IN St Davids Cathedral there is a beautiful chapel dedicated to St Thomas Becket. He, you may recall, was the Archbishop of Canterbury murdered in Canterbury Cathedral and later made a saint. His shrine was one of the great pilgrimage sites in Europe and was where the pilgrims in Chaucer’s Canterbury Tales were heading. The Sunday after Pentecost was the day on which Thomas Becket was consecrated a bishop in 1162. Whilst he was archbishop, and before his untimely death, Becket desired that the anniversary of his consecration should be kept on the Sunday after Pentecost, in honour of the Most Holy Trinity. The practice became widespread and in 1334, Pope John XXII made it an official feast day for the Western Church. The Feast was popular, so popular in fact, that in England and Wales the remaining Sundays before Advent, about half the Church year, were numbered after Trinity, rather than after Pentecost.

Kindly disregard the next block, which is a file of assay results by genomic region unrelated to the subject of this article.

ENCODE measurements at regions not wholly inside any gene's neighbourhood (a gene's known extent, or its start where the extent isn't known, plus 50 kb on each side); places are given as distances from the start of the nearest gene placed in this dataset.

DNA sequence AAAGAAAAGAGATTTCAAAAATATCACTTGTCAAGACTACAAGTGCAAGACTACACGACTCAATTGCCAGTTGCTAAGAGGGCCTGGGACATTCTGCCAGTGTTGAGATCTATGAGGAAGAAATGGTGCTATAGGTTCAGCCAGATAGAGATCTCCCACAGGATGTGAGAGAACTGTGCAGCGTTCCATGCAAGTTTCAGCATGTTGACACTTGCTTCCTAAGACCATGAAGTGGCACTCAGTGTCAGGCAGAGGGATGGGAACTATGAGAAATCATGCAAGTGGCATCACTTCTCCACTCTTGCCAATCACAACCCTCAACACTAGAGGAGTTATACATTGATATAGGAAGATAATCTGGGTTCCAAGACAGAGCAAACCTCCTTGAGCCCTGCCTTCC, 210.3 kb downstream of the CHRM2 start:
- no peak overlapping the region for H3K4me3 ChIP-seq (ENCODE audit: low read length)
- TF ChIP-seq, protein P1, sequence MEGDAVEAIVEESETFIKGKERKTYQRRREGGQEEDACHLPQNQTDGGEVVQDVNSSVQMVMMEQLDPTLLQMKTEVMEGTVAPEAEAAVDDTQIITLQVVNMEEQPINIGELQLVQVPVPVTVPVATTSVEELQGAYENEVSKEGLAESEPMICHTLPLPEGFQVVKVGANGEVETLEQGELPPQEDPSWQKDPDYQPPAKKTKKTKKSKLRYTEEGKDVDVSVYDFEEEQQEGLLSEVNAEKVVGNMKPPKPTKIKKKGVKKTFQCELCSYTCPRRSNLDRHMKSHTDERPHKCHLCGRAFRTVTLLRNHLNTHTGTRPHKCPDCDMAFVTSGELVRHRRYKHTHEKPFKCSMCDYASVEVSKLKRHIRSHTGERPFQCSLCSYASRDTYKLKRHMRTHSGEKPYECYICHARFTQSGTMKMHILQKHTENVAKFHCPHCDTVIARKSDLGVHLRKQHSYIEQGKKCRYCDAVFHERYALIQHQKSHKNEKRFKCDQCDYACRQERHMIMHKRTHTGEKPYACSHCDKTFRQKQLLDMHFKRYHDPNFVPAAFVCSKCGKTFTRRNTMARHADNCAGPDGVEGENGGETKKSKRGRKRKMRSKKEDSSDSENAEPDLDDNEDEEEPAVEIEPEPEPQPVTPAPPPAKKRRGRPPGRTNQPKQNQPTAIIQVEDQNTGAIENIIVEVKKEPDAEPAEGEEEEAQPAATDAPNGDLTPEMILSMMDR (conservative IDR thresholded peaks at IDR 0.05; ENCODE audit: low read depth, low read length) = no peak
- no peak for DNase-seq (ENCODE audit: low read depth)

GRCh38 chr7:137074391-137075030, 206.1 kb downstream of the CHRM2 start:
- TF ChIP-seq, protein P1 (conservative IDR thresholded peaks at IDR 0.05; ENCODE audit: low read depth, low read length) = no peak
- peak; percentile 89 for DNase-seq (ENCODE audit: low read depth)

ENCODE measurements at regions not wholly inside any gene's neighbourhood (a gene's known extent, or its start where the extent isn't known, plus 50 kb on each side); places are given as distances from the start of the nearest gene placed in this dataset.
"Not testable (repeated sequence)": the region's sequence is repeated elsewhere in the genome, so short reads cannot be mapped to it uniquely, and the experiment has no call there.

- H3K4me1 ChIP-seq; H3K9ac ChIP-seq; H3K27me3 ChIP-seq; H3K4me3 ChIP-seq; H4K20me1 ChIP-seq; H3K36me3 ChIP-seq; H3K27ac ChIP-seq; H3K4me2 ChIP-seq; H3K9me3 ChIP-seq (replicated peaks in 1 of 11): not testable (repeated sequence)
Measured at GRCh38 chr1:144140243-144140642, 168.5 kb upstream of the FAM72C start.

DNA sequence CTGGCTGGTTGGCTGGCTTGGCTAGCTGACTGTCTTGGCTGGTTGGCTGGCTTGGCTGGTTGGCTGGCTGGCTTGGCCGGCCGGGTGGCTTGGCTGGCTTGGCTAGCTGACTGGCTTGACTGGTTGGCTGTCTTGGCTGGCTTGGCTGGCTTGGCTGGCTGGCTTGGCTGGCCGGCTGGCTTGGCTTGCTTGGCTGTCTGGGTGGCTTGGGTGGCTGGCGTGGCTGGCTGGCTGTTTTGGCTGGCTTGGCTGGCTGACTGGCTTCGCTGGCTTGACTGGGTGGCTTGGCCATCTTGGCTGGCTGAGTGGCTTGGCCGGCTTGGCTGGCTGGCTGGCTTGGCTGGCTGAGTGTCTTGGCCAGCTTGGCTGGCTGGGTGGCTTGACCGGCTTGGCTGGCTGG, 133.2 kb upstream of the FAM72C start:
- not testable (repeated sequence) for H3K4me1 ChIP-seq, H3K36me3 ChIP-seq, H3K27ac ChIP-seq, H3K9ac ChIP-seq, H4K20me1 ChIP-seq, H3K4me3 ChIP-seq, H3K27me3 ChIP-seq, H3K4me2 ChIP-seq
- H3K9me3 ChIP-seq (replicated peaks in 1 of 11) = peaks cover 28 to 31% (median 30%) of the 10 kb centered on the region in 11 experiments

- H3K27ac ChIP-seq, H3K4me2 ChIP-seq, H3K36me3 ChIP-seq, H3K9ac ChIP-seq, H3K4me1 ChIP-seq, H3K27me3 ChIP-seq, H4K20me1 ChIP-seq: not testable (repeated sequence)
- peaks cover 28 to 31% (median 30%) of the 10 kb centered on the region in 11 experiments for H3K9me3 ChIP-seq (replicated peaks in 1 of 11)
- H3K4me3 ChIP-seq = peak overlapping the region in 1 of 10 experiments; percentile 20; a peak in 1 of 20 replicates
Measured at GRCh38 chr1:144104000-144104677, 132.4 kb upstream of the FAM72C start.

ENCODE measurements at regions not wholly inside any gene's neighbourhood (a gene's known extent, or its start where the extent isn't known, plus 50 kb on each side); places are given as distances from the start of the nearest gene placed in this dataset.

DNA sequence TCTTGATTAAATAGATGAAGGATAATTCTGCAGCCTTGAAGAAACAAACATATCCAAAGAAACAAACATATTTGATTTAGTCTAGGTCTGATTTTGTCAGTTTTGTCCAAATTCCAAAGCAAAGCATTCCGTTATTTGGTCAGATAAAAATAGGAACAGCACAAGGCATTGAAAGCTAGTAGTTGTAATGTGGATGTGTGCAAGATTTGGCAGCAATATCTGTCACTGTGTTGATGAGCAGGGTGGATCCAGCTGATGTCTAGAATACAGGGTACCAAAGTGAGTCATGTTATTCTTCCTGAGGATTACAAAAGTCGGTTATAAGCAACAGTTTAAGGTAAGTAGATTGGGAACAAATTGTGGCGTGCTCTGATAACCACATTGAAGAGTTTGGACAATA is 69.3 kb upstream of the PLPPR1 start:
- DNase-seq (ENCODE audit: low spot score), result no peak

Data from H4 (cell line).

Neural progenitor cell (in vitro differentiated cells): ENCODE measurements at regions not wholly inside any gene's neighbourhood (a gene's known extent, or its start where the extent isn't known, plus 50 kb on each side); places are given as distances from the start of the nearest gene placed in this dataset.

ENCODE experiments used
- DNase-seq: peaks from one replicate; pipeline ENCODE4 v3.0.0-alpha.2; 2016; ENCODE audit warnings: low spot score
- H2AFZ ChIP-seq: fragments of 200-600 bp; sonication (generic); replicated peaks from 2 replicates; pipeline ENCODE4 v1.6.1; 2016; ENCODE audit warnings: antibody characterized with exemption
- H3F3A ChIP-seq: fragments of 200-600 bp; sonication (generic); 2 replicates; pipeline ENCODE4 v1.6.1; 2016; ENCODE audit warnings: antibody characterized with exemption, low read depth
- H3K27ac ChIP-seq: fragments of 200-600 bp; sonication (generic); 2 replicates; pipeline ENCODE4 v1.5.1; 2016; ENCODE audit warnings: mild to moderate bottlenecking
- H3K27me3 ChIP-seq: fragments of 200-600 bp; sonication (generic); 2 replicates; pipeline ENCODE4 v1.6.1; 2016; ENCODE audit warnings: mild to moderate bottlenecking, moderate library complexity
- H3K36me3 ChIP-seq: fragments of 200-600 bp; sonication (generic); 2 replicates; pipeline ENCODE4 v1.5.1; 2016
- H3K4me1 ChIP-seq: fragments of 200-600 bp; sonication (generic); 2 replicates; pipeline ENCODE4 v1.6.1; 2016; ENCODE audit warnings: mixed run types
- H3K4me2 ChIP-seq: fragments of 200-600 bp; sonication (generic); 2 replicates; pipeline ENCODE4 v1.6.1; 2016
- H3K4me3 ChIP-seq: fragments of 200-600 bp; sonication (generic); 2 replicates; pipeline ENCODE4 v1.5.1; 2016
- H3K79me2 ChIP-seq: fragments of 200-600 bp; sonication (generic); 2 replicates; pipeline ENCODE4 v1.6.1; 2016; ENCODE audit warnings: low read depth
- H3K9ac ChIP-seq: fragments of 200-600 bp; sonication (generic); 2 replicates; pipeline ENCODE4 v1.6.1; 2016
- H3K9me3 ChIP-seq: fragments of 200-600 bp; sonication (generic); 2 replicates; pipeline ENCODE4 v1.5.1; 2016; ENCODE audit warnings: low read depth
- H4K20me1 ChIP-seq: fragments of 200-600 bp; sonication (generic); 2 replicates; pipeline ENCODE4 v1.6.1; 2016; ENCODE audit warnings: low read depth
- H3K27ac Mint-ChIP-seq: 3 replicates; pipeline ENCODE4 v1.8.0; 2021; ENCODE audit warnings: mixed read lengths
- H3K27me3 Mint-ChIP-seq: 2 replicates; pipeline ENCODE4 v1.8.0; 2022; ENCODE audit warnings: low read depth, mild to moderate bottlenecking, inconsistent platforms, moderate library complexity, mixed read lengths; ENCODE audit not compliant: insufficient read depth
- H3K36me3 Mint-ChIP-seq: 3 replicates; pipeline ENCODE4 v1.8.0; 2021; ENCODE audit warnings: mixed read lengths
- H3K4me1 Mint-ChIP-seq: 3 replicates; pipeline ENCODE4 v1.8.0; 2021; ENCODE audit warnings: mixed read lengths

The word Trinity was coined by Tertullian in the second century AD combines the words for three and unity, to represent the three persons of the one God. Christian worship is thoroughly Trinitarian, we worship One God: Father, Son, and Holy Spirit. We are baptised in their names, and our Eucharist this morning begins with the words: ‘In the name of the Father, and of the Son, and of the Holy Spirit, Yn enw’r Tad, a’r Mab, a’r Ysbryd Glân’. The Creed which we are about to say has a tripartite structure, (it is divided into three sections) and expresses our belief in God the Father, the Son, and the Holy Spirit. We are so used to saying these words that we rarely stop to notice what we are doing, and why. Our worship as Christians helps to understand what we believe, and who we are. Jesus has taught us to call God Father. He is the Son of God, and with the sending of the Holy Spirit at Pentecost, we can now recognise the fullness of the Divine Life in a Trinity, distinct yet united.